Toy Story, the first film in the franchise, was released on November 22, 1995. It was the first feature-length film created entirely by CGI and was directed by John Lasseter. The plot involves Andy, an imaginative young suburban boy, getting a new Buzz Lightyear toy, causing Sheriff Woody, a vintage cowboy figure, to think that he has been replaced as Andy's favorite toy. Jealous, Woody tries to knock Buzz behind a table, but accidentally sends him out the window, causing the other toys to assume that he tried to murder Buzz. Determined to set things right, Woody attempts to save Buzz, and both try to escape from the house of the next-door neighbor Sid Phillips, who likes to torture and destroy toys. The film was critically and financially successful, grossing over $361 million worldwide.[2][9] The film was later re-released in Disney Digital 3-D as part of a double feature, along with Toy Story 2, for a 2-week run,[6] which was later extended due to its financial success.[7][10]

Toy Story 2 (1999)

Main article: Toy Story 2

Toy Story 2, the second film in the franchise, was released on November 24, 1999. John Lasseter reprises his role as director. The plot involves Woody getting stolen by a greedy toy collector named Al. Buzz and several of Andy's toys set off to attempt to free Woody, who meanwhile has discovered his origins as a historic television star. Toy Story 2 was not originally intended for release in theaters, but as a direct-to-video sequel to the original Toy Story, with a 60-minute running time.[11] However, Disney's executives saw how impressive the in-work imagery for the sequel was, and due to pressure from the main characters' voice actors Tom Hanks and Tim Allen, they decided to convert Toy Story 2 into a theatrical film.[12] It turned out to be an even greater success than the original Toy Story, grossing over $485 million worldwide.[13] The film was re-released in Disney Digital 3-D as part of a double feature, along with Toy Story, on October 2, 2009.[6]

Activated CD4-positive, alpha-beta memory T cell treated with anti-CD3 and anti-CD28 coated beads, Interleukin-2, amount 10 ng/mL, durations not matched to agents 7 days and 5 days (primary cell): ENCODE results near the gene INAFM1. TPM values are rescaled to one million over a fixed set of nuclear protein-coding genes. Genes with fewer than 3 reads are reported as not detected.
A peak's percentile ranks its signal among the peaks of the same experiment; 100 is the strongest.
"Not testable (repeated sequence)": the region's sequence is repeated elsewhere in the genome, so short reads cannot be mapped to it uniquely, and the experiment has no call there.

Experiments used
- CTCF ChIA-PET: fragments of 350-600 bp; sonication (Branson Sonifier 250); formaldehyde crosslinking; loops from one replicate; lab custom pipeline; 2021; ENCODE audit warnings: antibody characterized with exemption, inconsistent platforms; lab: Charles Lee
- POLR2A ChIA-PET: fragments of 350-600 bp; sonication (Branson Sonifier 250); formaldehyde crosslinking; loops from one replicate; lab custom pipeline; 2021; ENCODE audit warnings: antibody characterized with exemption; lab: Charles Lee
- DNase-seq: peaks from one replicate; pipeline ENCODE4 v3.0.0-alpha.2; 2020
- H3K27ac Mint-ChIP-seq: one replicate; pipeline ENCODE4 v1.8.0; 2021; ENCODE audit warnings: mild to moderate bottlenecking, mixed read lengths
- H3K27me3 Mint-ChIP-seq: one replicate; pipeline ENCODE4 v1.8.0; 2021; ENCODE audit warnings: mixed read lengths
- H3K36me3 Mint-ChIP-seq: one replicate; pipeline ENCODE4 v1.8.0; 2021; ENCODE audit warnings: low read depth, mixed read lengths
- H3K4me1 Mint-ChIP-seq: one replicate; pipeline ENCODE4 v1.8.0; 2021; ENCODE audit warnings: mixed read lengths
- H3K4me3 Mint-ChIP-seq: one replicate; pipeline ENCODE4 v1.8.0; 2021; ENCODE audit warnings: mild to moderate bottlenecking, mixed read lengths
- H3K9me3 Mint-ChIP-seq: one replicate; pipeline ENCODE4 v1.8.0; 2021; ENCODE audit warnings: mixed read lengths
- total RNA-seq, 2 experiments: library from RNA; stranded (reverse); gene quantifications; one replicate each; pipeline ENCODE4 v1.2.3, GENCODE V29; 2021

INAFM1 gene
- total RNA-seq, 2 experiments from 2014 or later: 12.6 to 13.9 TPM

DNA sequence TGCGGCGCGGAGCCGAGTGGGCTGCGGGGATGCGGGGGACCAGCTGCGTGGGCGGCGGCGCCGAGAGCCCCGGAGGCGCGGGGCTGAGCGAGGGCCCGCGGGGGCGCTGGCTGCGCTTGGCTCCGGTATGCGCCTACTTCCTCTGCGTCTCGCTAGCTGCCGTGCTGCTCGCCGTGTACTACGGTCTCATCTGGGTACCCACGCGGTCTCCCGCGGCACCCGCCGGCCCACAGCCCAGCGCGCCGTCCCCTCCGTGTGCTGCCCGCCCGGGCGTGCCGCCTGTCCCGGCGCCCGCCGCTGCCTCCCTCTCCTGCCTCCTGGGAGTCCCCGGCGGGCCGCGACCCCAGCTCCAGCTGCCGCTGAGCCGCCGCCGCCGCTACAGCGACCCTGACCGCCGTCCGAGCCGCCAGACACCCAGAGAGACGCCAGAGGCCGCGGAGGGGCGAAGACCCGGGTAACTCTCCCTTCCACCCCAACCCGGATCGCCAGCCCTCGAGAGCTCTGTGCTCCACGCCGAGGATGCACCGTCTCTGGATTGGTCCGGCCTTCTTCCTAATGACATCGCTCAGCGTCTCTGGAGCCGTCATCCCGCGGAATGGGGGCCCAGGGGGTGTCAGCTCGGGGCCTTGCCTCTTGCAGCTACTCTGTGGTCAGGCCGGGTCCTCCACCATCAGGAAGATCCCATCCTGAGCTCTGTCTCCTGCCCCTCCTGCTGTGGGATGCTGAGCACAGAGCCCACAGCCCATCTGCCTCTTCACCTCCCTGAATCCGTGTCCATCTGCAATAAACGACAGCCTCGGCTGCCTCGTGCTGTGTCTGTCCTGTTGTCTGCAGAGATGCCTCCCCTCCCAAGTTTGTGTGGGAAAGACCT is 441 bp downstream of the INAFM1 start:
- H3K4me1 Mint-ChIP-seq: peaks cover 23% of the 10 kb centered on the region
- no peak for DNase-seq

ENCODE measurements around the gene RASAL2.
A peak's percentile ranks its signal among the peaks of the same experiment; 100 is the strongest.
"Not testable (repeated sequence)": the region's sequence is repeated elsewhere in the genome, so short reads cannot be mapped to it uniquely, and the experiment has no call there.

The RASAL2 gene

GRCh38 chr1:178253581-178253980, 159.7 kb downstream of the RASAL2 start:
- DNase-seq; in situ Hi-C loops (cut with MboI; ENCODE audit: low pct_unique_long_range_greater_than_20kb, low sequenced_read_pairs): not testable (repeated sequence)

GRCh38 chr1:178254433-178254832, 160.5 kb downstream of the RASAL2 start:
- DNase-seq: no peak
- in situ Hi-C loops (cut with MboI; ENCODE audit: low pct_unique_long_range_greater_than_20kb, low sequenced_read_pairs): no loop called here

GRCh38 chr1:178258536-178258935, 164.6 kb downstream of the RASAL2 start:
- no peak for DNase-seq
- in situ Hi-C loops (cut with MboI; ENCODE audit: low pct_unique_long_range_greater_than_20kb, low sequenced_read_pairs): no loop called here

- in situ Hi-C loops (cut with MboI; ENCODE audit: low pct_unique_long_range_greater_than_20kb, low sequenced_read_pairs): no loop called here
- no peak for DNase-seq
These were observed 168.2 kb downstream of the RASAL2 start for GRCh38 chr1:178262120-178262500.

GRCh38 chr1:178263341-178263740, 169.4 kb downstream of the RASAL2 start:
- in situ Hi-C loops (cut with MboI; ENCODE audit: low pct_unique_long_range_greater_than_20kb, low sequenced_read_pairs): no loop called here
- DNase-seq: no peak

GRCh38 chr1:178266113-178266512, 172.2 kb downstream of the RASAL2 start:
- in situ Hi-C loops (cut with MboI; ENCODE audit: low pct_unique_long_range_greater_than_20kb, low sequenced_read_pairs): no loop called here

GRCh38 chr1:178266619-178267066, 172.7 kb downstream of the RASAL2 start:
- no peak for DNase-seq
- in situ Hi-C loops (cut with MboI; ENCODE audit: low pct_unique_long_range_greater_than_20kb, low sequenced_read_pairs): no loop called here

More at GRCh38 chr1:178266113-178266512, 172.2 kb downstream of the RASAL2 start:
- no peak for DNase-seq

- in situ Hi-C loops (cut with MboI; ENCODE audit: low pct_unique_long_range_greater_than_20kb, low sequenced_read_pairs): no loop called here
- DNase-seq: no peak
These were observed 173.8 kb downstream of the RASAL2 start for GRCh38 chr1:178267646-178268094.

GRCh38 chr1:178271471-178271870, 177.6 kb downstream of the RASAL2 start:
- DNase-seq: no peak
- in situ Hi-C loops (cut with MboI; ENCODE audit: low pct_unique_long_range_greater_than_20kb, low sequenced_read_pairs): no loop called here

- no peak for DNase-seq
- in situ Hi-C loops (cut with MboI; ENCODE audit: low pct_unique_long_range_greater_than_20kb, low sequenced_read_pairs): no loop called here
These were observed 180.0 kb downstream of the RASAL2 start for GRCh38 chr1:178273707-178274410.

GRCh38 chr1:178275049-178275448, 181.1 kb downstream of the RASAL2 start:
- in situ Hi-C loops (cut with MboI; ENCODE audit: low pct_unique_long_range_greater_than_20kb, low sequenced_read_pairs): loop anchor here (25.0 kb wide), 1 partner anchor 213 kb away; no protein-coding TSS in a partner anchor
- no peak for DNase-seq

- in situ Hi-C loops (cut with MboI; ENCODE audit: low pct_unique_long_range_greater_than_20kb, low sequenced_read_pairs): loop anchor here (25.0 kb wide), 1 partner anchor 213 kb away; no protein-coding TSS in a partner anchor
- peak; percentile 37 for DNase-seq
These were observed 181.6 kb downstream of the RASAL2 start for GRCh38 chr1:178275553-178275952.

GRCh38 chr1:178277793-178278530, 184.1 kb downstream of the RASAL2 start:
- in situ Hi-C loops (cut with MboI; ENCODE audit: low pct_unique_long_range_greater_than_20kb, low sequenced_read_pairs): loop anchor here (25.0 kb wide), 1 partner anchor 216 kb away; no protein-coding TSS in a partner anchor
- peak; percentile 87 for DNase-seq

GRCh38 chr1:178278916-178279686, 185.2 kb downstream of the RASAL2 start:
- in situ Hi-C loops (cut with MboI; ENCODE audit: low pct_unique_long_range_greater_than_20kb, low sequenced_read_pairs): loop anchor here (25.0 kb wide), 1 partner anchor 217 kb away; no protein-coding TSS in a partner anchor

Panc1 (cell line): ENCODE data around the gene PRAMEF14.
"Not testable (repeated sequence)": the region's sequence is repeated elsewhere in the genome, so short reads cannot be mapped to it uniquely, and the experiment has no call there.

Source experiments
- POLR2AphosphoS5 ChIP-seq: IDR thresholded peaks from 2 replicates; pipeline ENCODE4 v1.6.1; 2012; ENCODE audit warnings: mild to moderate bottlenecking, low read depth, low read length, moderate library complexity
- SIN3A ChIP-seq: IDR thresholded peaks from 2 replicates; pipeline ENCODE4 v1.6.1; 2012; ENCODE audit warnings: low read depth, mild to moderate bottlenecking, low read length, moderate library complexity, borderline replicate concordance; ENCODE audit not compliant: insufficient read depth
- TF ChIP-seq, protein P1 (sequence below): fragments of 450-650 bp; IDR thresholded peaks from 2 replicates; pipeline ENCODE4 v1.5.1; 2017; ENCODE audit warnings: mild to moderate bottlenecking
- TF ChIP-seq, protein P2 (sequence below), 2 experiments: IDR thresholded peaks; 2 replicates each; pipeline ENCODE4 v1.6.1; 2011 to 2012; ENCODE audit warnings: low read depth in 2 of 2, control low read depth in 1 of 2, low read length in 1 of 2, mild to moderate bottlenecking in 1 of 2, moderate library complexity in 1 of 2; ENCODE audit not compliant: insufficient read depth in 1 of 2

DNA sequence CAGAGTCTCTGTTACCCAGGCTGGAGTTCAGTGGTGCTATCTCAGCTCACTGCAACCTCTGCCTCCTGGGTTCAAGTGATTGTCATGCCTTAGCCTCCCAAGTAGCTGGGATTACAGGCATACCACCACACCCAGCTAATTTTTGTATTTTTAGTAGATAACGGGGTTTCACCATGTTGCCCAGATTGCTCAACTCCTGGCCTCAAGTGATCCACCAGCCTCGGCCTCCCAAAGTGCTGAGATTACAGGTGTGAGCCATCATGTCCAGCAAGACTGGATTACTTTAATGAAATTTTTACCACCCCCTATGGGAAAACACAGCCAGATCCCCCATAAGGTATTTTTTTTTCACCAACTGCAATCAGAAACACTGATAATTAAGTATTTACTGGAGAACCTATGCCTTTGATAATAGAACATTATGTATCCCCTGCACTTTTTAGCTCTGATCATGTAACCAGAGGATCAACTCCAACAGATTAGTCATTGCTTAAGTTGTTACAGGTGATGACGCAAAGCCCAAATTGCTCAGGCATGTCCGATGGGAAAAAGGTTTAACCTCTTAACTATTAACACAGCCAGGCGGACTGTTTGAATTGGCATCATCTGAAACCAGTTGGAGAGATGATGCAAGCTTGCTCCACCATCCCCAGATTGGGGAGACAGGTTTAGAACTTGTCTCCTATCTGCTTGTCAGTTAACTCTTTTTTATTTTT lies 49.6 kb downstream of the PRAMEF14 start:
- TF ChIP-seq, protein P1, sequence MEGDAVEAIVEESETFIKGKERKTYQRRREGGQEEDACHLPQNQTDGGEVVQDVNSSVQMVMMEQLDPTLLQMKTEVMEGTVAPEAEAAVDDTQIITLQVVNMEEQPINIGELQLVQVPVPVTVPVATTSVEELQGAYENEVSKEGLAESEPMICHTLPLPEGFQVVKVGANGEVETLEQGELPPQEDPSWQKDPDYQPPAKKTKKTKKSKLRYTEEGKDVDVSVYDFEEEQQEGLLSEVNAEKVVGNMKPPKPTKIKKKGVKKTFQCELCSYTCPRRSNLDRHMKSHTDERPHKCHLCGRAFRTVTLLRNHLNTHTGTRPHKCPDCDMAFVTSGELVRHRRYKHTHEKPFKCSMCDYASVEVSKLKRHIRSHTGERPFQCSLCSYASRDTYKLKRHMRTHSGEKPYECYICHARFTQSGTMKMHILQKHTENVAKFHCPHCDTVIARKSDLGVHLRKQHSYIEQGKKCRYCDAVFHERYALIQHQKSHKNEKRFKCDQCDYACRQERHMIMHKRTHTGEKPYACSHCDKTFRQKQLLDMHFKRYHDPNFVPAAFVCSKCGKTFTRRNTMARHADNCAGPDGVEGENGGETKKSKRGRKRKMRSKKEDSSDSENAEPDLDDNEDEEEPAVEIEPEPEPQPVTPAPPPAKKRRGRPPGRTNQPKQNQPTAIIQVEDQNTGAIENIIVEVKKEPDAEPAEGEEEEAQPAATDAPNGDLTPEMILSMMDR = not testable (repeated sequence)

Toy Story 3 (2010)

Main article: Toy Story 3

Toy Story 3, the third film in the franchise, was released eleven years later, on June 18, 2010. It is the first Toy Story film not to be directed by John Lasseter (although he remained involved in the film as executive producer), but by Lee Unkrich, who edited the first two films and co-directed the second. Set ten years after the events of the second film, the plot focuses on the toys accidentally being dropped off at a daycare center while their owner, Andy, is getting ready to go away to college. The film contains over 150 new characters, according to Pixar.[14] It is Pixar's highest-grossing film of all time worldwide and domestic, surpassing Finding Nemo. Toy Story 3 grossed more than the first and second films combined, making it the first animated film to have crossed the $1 billion mark.[15] In August 2010, it surpassed Shrek 2, becoming the highest-grossing animated film of all time until it was surpassed by Frozen, another Disney production, in March 2014.[16] Toy Story 3 was released on DVD and Blu-ray on November 2, 2010.[17]